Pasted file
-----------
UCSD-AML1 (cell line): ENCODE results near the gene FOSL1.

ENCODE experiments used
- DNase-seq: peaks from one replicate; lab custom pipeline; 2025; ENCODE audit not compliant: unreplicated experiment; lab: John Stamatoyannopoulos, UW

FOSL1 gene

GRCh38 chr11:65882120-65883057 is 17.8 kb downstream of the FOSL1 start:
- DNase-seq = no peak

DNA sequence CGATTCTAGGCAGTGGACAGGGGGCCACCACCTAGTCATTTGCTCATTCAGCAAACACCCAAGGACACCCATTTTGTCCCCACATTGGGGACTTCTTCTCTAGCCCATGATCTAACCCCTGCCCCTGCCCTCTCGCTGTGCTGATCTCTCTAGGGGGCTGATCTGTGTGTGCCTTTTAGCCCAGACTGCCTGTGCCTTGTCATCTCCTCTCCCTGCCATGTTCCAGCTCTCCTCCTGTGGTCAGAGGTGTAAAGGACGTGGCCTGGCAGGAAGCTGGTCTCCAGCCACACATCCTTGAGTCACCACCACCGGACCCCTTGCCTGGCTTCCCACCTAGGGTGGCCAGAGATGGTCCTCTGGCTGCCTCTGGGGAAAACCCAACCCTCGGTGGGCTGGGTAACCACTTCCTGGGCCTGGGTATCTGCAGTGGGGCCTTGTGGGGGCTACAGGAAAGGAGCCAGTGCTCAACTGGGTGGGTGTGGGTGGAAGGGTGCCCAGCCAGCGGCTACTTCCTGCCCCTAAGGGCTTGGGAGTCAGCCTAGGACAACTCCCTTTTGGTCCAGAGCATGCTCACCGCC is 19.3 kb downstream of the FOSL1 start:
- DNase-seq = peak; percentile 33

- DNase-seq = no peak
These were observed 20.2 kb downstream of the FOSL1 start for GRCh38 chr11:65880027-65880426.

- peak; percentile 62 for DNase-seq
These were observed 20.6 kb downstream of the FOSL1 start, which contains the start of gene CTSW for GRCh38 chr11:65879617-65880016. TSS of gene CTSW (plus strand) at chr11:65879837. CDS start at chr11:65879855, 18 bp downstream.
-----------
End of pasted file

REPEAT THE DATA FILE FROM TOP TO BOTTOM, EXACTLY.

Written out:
UCSD-AML1 (cell line): ENCODE results near the gene FOSL1.

ENCODE experiments used
- DNase-seq: peaks from one replicate; lab custom pipeline; 2025; ENCODE audit not compliant: unreplicated experiment; lab: John Stamatoyannopoulos, UW

FOSL1 gene

GRCh38 chr11:65882120-65883057 is 17.8 kb downstream of the FOSL1 start:
- DNase-seq = no peak

DNA sequence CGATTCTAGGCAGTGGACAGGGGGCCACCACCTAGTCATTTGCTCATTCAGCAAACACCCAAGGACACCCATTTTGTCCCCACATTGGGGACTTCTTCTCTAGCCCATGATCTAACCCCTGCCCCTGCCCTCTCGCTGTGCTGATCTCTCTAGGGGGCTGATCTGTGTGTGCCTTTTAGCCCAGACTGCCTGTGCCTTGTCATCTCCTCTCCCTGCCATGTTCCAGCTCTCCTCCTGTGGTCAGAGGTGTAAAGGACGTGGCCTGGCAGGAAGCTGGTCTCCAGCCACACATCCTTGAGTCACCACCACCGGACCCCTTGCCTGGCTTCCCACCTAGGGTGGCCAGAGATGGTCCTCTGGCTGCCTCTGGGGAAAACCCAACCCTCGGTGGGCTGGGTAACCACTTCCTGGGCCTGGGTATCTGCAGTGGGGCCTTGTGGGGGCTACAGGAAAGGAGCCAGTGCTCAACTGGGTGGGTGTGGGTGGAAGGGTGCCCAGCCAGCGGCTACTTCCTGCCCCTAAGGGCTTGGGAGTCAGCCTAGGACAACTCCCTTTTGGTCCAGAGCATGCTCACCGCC is 19.3 kb downstream of the FOSL1 start:
- DNase-seq = peak; percentile 33

- DNase-seq = no peak
These were observed 20.2 kb downstream of the FOSL1 start for GRCh38 chr11:65880027-65880426.

- peak; percentile 62 for DNase-seq
These were observed 20.6 kb downstream of the FOSL1 start, which contains the start of gene CTSW for GRCh38 chr11:65879617-65880016. TSS of gene CTSW (plus strand) at chr11:65879837. CDS start at chr11:65879855, 18 bp downstream.